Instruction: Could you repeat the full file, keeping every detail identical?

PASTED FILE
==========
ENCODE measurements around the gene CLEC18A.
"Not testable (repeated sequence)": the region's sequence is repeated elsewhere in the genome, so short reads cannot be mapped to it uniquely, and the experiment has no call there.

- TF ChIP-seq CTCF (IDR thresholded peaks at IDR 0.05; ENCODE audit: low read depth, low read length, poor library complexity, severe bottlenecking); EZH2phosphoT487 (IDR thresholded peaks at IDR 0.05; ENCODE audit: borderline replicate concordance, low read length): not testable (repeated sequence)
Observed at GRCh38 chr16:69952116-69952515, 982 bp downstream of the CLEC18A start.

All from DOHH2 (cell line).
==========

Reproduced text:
ENCODE measurements around the gene CLEC18A.
"Not testable (repeated sequence)": the region's sequence is repeated elsewhere in the genome, so short reads cannot be mapped to it uniquely, and the experiment has no call there.

- TF ChIP-seq CTCF (IDR thresholded peaks at IDR 0.05; ENCODE audit: low read depth, low read length, poor library complexity, severe bottlenecking); EZH2phosphoT487 (IDR thresholded peaks at IDR 0.05; ENCODE audit: borderline replicate concordance, low read length): not testable (repeated sequence)
Observed at GRCh38 chr16:69952116-69952515, 982 bp downstream of the CLEC18A start.

All from DOHH2 (cell line).